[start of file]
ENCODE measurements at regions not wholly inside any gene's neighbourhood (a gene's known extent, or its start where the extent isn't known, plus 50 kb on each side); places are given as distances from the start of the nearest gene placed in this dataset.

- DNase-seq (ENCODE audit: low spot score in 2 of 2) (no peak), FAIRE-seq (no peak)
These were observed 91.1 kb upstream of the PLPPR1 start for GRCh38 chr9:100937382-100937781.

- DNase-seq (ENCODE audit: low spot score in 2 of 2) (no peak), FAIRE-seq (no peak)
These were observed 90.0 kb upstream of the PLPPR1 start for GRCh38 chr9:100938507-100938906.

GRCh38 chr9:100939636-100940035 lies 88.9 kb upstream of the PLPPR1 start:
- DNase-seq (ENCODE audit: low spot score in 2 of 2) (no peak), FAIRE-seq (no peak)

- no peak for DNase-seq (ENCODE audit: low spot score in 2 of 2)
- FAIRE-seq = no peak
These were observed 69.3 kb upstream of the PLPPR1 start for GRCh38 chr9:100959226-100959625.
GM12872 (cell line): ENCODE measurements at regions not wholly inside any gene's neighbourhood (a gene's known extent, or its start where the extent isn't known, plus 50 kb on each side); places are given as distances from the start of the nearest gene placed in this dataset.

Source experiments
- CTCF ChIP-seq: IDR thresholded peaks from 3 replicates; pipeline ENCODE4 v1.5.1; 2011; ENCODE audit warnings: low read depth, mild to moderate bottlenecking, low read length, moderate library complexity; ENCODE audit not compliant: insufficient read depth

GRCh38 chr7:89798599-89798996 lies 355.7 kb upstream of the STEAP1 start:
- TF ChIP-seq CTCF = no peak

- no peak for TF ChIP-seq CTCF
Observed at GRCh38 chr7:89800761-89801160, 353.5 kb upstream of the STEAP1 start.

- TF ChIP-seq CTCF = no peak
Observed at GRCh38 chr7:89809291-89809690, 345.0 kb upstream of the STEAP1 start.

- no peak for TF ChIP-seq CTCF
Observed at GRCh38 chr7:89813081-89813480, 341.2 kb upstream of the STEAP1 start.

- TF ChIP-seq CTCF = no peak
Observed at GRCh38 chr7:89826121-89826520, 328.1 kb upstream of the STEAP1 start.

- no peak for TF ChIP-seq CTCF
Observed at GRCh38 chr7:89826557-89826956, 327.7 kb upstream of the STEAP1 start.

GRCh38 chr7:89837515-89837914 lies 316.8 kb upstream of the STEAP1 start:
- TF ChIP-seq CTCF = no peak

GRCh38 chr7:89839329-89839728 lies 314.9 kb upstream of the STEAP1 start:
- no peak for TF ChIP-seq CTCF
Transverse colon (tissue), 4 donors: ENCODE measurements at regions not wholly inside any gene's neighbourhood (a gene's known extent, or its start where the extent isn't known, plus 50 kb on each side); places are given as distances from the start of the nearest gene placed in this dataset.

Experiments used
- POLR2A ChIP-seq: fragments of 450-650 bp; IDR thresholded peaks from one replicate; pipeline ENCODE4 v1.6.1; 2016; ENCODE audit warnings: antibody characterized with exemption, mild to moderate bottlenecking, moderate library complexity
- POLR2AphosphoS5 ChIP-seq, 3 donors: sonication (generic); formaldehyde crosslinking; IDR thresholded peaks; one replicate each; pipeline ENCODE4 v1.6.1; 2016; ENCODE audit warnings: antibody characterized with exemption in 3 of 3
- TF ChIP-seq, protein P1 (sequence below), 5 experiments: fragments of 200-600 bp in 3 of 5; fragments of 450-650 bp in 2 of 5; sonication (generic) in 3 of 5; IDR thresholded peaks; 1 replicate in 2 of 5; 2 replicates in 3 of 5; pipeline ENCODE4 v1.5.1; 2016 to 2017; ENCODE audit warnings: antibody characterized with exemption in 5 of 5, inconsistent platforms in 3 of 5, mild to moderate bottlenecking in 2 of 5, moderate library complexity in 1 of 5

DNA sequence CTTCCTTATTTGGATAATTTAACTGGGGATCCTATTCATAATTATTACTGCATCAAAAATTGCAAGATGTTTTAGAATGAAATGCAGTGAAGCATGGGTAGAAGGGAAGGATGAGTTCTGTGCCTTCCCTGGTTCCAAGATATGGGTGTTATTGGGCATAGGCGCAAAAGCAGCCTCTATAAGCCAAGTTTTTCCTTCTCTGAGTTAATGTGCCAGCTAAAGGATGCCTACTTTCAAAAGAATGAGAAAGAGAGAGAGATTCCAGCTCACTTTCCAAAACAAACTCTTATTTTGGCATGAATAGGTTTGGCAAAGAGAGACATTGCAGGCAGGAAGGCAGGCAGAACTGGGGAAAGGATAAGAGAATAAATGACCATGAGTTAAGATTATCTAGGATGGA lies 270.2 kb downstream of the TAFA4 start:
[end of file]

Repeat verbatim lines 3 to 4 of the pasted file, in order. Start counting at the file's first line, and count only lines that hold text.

These were observed 91.1 kb upstream of the PLPPR1 start for GRCh38 chr9:100937382-100937781.

- DNase-seq (ENCODE audit: low spot score in 2 of 2) (no peak), FAIRE-seq (no peak)